The basicsInflation is a measure of how fast the prices of goods and services are rising.
What changes inflation: two theoriesDifferent theories try to answer why prices rise at different speeds over time, but there are two central explanations within economics. Consider the analogy of an auction room. If it is full of willing buyers with plenty of money then it is more likely that higher prices can be achieved for a particular lot being sold. In this case the amount of money available, known as the “money supply”, will influence the likely level of prices. If there was less money available then the bidding could not go as high. This is the view of the monetarists who believe that inflation can be controlled by changing the level of money that circulates in the economy, for instance overcoming low inflation by adding more money via programmes such as quantitative easing (QE). Another view is held by Keynesian economists, who treasure the beliefs of the British economist John Maynard Keynes. They believe that demand is the central reason for a change in prices. Revisiting our auction room again, if all the buyers believed that a particular item was in very short supply then they would be willing to pay a higher price for fear of not being able to buy another. In the Keynesian view, this would mean that demand was higher for an item than the supply of that item, hence the price rises until there is a winner.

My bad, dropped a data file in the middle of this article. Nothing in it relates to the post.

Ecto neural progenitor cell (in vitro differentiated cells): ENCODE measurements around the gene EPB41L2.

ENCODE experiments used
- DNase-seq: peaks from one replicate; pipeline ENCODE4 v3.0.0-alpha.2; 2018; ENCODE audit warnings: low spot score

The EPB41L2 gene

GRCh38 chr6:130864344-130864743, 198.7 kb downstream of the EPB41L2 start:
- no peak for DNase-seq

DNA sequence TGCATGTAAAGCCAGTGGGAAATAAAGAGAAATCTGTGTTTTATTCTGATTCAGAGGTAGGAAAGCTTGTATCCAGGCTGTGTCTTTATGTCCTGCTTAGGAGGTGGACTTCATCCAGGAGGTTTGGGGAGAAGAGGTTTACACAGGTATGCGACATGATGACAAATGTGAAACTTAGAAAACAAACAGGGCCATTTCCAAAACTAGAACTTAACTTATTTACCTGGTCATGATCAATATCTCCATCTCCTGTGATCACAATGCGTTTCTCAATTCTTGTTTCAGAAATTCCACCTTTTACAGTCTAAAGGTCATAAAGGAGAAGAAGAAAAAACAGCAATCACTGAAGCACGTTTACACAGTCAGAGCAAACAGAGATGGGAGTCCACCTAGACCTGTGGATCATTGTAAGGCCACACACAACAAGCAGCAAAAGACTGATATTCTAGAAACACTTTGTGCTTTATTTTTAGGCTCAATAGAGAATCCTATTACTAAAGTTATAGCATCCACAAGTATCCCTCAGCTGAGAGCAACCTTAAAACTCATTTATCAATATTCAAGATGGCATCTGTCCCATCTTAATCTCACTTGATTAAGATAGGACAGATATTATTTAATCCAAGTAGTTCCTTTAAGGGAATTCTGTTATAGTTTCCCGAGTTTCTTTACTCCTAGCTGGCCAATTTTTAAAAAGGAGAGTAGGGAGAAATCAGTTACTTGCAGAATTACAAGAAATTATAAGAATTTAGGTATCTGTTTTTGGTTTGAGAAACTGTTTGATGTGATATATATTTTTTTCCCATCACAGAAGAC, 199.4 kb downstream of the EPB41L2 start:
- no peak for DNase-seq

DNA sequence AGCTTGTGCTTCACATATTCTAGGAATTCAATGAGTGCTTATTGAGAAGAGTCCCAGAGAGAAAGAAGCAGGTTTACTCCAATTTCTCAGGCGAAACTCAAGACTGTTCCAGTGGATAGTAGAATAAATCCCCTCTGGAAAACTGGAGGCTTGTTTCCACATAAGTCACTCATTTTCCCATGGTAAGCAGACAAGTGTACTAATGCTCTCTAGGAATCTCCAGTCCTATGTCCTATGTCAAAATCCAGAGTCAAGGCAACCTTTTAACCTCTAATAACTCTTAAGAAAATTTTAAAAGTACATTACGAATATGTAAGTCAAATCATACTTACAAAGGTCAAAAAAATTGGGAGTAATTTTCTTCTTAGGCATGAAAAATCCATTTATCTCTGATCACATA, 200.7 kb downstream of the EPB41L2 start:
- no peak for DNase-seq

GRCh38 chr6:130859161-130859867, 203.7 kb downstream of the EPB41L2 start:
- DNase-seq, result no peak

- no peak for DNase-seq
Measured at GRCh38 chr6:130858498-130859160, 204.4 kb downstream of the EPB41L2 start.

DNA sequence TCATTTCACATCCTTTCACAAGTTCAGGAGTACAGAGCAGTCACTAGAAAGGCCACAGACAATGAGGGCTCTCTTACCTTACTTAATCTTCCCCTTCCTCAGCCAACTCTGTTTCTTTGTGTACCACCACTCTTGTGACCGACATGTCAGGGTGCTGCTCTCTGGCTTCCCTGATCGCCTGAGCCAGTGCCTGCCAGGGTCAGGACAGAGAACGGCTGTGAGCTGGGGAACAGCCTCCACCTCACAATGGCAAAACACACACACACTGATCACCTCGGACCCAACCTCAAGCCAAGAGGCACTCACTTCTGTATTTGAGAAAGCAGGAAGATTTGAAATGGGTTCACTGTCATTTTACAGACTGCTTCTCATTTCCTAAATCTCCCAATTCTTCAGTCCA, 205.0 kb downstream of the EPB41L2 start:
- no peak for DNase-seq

World inflation since 1970Western economies such as the UK and US have experienced similar levels of inflation in the last few decades. In the 1970s and 1980s, higher levels of inflation were blamed, in part, on the widespread unionisation of workers. Labour market reforms along with a more flexible work force slowed price increases. Other factors, such as demographics and the ageing of populations, may also have played a part.
In more recent years lower commodity and labour prices along with strong domestic currency values have kept inflation to record lows, which have been welcomed by Western households, as their cost of living remains lower.